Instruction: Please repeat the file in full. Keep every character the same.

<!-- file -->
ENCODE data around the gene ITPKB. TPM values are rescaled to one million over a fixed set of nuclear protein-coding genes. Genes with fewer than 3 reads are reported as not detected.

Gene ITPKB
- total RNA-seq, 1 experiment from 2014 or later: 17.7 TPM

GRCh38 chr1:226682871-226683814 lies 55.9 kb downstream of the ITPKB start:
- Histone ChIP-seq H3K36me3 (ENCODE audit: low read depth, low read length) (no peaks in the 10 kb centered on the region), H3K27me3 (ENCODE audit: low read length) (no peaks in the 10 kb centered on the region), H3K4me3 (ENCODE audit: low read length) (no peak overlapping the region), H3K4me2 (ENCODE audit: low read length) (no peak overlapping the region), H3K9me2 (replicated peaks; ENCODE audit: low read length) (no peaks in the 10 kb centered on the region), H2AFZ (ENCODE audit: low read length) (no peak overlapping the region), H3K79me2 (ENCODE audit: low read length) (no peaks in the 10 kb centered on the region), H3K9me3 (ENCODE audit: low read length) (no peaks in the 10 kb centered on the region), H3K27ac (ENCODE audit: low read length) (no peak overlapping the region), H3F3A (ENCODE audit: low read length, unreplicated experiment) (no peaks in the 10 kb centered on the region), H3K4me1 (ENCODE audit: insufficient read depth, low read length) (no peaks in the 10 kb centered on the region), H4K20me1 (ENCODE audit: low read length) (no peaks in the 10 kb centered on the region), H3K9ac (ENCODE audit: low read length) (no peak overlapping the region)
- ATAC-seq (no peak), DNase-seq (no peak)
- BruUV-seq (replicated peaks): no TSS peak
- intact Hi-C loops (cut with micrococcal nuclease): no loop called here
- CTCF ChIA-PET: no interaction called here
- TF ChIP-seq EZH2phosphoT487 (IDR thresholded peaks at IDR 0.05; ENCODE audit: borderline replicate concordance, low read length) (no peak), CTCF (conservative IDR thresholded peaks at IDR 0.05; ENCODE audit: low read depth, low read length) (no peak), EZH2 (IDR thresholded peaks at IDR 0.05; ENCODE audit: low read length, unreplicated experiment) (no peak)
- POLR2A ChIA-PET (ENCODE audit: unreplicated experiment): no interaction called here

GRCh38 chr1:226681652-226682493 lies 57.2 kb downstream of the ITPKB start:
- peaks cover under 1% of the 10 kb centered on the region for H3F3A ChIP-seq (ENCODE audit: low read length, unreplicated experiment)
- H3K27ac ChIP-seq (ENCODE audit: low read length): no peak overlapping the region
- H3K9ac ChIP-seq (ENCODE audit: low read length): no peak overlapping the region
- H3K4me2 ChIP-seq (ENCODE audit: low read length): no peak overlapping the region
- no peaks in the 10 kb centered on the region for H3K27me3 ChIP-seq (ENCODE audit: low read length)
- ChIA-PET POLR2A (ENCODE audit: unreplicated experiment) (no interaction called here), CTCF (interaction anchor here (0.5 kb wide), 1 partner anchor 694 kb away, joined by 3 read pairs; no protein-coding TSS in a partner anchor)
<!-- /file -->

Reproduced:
ENCODE data around the gene ITPKB. TPM values are rescaled to one million over a fixed set of nuclear protein-coding genes. Genes with fewer than 3 reads are reported as not detected.

Gene ITPKB
- total RNA-seq, 1 experiment from 2014 or later: 17.7 TPM

GRCh38 chr1:226682871-226683814 lies 55.9 kb downstream of the ITPKB start:
- Histone ChIP-seq H3K36me3 (ENCODE audit: low read depth, low read length) (no peaks in the 10 kb centered on the region), H3K27me3 (ENCODE audit: low read length) (no peaks in the 10 kb centered on the region), H3K4me3 (ENCODE audit: low read length) (no peak overlapping the region), H3K4me2 (ENCODE audit: low read length) (no peak overlapping the region), H3K9me2 (replicated peaks; ENCODE audit: low read length) (no peaks in the 10 kb centered on the region), H2AFZ (ENCODE audit: low read length) (no peak overlapping the region), H3K79me2 (ENCODE audit: low read length) (no peaks in the 10 kb centered on the region), H3K9me3 (ENCODE audit: low read length) (no peaks in the 10 kb centered on the region), H3K27ac (ENCODE audit: low read length) (no peak overlapping the region), H3F3A (ENCODE audit: low read length, unreplicated experiment) (no peaks in the 10 kb centered on the region), H3K4me1 (ENCODE audit: insufficient read depth, low read length) (no peaks in the 10 kb centered on the region), H4K20me1 (ENCODE audit: low read length) (no peaks in the 10 kb centered on the region), H3K9ac (ENCODE audit: low read length) (no peak overlapping the region)
- ATAC-seq (no peak), DNase-seq (no peak)
- BruUV-seq (replicated peaks): no TSS peak
- intact Hi-C loops (cut with micrococcal nuclease): no loop called here
- CTCF ChIA-PET: no interaction called here
- TF ChIP-seq EZH2phosphoT487 (IDR thresholded peaks at IDR 0.05; ENCODE audit: borderline replicate concordance, low read length) (no peak), CTCF (conservative IDR thresholded peaks at IDR 0.05; ENCODE audit: low read depth, low read length) (no peak), EZH2 (IDR thresholded peaks at IDR 0.05; ENCODE audit: low read length, unreplicated experiment) (no peak)
- POLR2A ChIA-PET (ENCODE audit: unreplicated experiment): no interaction called here

GRCh38 chr1:226681652-226682493 lies 57.2 kb downstream of the ITPKB start:
- peaks cover under 1% of the 10 kb centered on the region for H3F3A ChIP-seq (ENCODE audit: low read length, unreplicated experiment)
- H3K27ac ChIP-seq (ENCODE audit: low read length): no peak overlapping the region
- H3K9ac ChIP-seq (ENCODE audit: low read length): no peak overlapping the region
- H3K4me2 ChIP-seq (ENCODE audit: low read length): no peak overlapping the region
- no peaks in the 10 kb centered on the region for H3K27me3 ChIP-seq (ENCODE audit: low read length)
- ChIA-PET POLR2A (ENCODE audit: unreplicated experiment) (no interaction called here), CTCF (interaction anchor here (0.5 kb wide), 1 partner anchor 694 kb away, joined by 3 read pairs; no protein-coding TSS in a partner anchor)